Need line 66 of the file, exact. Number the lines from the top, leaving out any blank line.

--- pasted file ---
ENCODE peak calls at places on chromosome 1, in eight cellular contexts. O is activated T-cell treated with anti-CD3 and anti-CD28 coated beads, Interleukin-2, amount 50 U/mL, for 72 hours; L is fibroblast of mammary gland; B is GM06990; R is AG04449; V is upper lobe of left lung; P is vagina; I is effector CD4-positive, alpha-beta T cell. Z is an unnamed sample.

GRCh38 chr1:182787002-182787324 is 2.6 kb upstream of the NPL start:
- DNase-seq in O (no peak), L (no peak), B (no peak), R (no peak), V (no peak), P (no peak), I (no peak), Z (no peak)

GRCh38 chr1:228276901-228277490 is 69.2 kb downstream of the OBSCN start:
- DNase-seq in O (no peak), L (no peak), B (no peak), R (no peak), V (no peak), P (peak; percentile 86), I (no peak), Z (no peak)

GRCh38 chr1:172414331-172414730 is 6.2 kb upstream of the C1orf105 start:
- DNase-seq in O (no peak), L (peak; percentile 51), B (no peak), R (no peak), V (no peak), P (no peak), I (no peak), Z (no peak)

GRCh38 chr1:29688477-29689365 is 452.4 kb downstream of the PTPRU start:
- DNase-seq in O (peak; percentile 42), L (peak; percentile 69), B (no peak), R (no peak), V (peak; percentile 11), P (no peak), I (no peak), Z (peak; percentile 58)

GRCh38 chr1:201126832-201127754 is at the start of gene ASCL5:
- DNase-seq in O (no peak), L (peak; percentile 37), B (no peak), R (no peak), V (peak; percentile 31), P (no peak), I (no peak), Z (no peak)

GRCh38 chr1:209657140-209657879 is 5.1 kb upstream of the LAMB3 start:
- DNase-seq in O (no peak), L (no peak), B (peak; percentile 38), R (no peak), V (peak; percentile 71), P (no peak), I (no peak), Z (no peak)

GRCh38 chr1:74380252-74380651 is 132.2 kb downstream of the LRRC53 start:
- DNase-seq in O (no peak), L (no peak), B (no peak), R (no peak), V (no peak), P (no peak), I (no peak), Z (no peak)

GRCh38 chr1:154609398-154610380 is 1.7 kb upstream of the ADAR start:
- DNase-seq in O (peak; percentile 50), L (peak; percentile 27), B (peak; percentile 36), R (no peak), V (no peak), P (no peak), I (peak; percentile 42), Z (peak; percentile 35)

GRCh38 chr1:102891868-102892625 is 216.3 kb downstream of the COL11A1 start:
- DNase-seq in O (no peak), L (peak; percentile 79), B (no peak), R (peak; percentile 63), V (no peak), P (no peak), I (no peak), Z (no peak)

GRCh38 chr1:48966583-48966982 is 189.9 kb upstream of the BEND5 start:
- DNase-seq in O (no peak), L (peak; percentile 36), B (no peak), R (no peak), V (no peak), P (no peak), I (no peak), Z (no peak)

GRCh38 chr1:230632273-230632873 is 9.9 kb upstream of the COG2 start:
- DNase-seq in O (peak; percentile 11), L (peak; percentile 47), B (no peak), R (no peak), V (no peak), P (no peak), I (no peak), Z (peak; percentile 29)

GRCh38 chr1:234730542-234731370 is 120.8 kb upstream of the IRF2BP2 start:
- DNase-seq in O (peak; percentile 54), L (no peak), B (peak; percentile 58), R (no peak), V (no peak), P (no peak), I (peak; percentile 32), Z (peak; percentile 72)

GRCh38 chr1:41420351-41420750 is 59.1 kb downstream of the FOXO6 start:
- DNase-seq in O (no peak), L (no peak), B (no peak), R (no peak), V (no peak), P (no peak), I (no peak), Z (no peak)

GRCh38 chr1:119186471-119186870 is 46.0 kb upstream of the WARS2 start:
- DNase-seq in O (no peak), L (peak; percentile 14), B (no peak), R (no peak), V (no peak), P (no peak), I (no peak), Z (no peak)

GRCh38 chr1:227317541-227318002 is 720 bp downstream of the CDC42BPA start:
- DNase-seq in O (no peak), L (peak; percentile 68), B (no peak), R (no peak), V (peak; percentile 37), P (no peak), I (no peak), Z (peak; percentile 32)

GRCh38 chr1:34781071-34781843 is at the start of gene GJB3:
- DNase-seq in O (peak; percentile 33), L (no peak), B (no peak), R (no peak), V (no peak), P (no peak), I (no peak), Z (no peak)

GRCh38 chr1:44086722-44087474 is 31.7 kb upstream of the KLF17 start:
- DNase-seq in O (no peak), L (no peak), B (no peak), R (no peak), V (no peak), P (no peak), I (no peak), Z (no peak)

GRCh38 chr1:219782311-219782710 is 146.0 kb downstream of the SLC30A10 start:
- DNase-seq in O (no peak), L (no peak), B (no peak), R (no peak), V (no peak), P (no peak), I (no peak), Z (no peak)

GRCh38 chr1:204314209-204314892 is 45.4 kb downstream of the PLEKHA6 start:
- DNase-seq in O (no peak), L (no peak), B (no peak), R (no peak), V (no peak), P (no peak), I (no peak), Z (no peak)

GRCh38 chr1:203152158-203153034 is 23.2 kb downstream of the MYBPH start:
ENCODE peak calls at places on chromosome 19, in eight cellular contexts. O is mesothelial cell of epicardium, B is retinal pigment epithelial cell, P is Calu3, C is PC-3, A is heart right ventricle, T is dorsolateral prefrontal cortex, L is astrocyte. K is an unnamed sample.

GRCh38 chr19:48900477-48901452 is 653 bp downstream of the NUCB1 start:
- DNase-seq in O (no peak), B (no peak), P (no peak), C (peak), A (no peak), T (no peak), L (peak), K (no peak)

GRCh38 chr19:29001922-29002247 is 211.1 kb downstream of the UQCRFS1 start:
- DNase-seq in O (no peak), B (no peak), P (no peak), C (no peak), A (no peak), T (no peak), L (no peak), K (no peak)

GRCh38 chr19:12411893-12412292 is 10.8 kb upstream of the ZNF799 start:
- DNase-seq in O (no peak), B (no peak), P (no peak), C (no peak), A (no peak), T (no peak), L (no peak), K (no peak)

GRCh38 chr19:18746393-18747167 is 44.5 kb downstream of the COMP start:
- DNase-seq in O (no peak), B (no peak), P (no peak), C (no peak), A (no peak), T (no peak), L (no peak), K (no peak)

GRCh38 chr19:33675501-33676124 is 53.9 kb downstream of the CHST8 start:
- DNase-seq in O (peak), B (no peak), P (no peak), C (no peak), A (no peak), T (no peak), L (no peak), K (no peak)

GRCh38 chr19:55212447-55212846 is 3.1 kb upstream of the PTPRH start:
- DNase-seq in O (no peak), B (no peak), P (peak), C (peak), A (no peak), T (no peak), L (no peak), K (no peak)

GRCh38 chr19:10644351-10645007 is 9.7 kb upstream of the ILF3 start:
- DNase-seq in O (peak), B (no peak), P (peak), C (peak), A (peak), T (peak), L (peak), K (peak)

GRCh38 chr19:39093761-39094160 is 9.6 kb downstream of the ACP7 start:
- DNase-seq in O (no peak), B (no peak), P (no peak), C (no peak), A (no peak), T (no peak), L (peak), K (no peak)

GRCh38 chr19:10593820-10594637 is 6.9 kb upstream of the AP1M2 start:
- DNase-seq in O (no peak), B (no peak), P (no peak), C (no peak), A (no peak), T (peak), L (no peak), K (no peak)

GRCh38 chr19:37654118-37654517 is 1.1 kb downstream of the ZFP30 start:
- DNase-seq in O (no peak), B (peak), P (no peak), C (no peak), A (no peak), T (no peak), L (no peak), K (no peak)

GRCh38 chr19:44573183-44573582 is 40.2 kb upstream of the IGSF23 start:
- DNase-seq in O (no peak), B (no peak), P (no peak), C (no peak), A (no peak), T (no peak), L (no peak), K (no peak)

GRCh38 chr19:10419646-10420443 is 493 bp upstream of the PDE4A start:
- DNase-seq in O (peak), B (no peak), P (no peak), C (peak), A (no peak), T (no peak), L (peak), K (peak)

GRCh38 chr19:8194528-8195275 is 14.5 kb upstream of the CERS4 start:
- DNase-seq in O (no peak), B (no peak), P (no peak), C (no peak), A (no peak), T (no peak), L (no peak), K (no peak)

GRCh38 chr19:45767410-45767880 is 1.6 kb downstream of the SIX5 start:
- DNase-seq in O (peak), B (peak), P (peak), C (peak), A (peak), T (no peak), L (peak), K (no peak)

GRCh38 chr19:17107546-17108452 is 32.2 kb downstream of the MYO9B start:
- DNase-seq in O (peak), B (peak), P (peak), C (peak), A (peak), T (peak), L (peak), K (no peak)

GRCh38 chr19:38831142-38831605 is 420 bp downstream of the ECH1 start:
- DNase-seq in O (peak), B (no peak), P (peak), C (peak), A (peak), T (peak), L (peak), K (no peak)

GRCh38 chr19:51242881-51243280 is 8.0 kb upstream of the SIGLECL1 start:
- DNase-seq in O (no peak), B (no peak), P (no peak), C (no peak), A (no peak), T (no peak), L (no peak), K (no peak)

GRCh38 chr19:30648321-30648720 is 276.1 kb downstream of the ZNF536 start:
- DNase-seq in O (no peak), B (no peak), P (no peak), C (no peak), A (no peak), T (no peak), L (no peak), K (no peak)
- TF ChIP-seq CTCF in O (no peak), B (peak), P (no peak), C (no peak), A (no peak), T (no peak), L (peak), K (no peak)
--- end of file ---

GRCh38 chr19:8194528-8195275 is 14.5 kb upstream of the CERS4 start: